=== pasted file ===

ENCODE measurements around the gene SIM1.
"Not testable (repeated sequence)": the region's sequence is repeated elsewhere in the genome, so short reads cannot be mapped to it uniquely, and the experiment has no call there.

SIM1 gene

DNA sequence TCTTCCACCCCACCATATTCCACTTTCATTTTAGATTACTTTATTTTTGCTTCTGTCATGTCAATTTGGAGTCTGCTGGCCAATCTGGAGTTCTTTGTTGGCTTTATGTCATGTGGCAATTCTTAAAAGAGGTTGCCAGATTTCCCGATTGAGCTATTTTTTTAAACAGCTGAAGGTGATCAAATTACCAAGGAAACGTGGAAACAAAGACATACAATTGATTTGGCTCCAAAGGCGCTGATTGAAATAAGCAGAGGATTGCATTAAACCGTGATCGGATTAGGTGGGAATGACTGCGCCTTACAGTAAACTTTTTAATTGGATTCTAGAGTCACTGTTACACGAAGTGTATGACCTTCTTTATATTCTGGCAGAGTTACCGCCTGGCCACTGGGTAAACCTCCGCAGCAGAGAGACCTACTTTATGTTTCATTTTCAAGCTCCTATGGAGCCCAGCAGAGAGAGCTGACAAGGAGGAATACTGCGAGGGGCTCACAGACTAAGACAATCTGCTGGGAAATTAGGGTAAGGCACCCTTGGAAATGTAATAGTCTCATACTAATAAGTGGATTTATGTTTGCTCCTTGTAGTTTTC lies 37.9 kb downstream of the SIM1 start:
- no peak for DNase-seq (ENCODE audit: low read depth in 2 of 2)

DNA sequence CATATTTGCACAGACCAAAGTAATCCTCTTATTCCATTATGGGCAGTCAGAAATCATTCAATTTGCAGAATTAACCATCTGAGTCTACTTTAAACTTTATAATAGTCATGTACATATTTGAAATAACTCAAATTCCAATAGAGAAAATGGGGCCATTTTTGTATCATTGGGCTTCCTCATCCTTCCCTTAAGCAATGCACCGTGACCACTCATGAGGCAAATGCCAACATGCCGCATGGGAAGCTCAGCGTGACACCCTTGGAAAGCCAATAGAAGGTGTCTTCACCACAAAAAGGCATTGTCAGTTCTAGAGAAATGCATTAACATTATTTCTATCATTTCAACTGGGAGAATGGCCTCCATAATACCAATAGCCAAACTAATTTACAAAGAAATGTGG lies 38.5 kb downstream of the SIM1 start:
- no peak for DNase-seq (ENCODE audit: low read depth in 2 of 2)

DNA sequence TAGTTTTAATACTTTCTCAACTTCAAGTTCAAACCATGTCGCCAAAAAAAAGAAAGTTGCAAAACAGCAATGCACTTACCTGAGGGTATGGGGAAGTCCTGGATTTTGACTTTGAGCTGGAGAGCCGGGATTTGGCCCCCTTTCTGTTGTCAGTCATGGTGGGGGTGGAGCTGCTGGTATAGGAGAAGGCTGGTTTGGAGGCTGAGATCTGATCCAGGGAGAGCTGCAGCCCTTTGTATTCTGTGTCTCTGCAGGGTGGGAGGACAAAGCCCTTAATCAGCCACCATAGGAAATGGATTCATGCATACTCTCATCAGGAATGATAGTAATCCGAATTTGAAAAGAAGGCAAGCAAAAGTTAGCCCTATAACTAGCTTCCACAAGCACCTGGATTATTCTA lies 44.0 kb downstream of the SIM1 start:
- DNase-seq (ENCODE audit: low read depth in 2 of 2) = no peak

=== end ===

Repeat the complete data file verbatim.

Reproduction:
ENCODE measurements around the gene SIM1.
"Not testable (repeated sequence)": the region's sequence is repeated elsewhere in the genome, so short reads cannot be mapped to it uniquely, and the experiment has no call there.

SIM1 gene

DNA sequence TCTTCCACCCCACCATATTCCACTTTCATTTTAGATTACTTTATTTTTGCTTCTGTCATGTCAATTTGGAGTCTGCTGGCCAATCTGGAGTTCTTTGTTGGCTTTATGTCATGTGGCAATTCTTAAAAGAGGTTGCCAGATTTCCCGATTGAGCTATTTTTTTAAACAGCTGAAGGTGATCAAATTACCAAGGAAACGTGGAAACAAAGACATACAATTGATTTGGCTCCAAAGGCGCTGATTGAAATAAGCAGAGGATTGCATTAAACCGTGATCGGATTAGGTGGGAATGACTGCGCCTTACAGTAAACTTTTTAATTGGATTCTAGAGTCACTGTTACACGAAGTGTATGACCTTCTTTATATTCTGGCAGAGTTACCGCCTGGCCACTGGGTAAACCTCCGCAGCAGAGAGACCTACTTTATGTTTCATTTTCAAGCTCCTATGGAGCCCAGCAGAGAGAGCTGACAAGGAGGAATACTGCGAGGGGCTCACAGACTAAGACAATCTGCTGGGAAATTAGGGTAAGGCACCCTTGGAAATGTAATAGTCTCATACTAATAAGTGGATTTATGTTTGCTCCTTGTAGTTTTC lies 37.9 kb downstream of the SIM1 start:
- no peak for DNase-seq (ENCODE audit: low read depth in 2 of 2)

DNA sequence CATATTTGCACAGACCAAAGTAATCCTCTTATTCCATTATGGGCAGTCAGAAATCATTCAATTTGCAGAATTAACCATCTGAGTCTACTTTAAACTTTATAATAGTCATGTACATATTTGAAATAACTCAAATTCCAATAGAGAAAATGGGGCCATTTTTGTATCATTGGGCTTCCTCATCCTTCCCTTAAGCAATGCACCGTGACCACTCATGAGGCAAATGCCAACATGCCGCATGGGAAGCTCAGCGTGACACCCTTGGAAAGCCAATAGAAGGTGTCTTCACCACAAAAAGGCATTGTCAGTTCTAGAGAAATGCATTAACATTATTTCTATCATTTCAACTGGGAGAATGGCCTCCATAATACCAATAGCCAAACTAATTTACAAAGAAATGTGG lies 38.5 kb downstream of the SIM1 start:
- no peak for DNase-seq (ENCODE audit: low read depth in 2 of 2)

DNA sequence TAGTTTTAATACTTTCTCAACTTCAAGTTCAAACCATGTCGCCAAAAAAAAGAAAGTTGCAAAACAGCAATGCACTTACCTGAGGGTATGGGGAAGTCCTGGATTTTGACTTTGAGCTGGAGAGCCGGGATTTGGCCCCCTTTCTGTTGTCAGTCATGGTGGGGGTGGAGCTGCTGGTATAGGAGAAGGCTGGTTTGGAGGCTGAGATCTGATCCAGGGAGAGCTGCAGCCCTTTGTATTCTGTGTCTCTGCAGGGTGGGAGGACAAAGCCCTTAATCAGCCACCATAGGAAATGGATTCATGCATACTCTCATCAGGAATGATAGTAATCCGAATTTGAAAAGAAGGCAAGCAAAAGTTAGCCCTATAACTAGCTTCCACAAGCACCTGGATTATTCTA lies 44.0 kb downstream of the SIM1 start:
- DNase-seq (ENCODE audit: low read depth in 2 of 2) = no peak